Pele – The Nudes

Pele
The Nudes

I’ve been hearing quite a few bands try to do the instrumental rock thing lately, and those that can’t be simply lumped into the center of all sounding the same at least try to take a different approach. What makes Pele so interesting and able to stand out from the pack is the trio’s incorporation of a very free, very jazzy style into their own brand of rock. That, and the fact that each instrument is featured here. This is not a guitar-focused band or drum-based band. The guitar, drums and bass play equal importance, which makes for an interesting mix of sounds.
The problem that Pele runs into is that these songs tend to mix into one mess of music. Not a single track jumps out at me as being “the track.” Rather, perhaps the band is trying to go for a consistency and flow to the album. Regardless, I’m left afterwards not remembering a lick. But while it’s playing, I’m constantly intrigued by the way the guitar plucks along all over the place, the bass goes from highs and lows, and the drums – probably the highlight of the band – mix things up even more.
“Nude Beach Pin Hole Camera” starts off with a lot of low-end bass and very pretty, melodic plucked guitar. There are some chimey numbers that give a nod to bands like Tristeza, but the jazzy drums, which are always all over the place, definitely keep this one interesting. Things get a bit more subdued and gentle on “The Mind of Minolta,” even with hints of a country-style twang to the guitars. The little blasts of guitar over light high-hats and pretty guitar licks make “Visit Pumpy” another strong track. There’s a much more free style to “Total Hut,” held together by some well-strummed acoustic guitar. “Gugi” finally ups the pace a bit, with a definitely more pop structure and also the most normal structure, using repetition throughout. The band could have used a stronger closer, although the bass on this track is pretty impressive.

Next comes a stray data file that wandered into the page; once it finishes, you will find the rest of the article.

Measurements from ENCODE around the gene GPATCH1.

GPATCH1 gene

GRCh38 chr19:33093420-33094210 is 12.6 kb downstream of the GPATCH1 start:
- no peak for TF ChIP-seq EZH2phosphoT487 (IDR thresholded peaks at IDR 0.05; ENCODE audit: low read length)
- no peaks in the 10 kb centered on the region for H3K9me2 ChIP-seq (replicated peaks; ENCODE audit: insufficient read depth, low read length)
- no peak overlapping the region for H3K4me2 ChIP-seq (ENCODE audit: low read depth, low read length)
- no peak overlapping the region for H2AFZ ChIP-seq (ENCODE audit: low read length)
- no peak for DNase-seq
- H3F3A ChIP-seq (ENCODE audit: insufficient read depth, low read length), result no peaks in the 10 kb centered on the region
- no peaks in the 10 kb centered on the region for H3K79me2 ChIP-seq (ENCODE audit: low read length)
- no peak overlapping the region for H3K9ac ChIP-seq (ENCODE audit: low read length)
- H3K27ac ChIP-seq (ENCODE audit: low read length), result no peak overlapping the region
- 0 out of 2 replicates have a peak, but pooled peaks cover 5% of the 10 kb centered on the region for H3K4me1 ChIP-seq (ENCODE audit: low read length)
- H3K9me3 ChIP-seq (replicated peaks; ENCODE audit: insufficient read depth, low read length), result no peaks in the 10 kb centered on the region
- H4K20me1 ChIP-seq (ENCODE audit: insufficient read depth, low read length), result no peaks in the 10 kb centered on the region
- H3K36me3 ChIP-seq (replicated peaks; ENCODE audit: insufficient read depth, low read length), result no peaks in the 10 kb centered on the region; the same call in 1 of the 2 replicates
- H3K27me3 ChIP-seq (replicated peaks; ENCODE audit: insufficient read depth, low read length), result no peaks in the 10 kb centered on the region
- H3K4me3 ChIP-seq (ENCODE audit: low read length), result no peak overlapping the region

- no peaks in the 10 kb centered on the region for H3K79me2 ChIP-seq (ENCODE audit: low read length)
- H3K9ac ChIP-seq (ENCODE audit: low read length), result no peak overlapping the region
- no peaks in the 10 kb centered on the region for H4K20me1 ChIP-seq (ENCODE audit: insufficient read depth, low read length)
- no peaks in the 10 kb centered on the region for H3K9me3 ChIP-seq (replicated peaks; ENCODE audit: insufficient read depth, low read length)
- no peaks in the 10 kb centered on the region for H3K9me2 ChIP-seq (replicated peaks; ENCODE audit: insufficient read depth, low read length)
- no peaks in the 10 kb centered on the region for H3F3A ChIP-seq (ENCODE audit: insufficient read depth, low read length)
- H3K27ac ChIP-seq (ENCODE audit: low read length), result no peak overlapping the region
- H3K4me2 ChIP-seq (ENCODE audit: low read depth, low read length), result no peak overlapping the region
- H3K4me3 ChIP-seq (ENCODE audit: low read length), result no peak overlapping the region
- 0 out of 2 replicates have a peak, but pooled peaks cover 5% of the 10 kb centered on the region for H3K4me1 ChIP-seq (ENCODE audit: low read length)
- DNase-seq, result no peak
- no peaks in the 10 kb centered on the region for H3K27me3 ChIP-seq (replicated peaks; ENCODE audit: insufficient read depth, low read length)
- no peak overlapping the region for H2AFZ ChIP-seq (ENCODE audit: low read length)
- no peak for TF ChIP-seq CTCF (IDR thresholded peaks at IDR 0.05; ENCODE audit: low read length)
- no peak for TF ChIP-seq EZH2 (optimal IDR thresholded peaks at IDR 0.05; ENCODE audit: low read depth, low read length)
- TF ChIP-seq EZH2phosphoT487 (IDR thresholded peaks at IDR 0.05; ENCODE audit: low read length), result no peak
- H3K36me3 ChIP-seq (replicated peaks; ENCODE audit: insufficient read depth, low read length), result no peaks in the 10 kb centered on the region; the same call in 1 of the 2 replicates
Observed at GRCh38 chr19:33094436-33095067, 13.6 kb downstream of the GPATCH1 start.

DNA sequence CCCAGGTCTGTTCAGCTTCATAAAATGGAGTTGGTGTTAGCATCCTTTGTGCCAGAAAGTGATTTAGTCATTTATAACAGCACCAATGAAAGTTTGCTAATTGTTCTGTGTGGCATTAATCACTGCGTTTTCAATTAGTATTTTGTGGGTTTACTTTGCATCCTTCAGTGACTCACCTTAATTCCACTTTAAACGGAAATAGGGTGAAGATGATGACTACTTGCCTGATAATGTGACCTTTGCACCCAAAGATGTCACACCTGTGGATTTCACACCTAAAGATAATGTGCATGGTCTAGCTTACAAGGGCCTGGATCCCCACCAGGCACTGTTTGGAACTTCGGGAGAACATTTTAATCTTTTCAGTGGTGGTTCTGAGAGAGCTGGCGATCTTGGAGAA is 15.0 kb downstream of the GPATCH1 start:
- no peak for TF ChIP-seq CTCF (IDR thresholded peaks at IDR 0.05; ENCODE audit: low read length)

All in all, Pele’s new album is a delightful listen, but not one that’s likely to stick by you. This band is masterful in its ability to create light, jazzy rock songs, all around the 4 to 5 minute mark, that have numerous subtle variances to wow you, if you’re paying attention. If you’re not paying attention, you’re likely to just think it’s a pretty diversion.